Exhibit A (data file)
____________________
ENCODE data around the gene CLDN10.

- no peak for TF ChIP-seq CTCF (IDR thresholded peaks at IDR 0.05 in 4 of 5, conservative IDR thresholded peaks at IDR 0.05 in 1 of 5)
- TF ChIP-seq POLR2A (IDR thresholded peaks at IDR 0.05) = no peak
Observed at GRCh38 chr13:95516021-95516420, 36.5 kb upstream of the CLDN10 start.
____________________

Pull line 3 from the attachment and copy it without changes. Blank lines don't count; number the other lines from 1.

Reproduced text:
- TF ChIP-seq POLR2A (IDR thresholded peaks at IDR 0.05) = no peak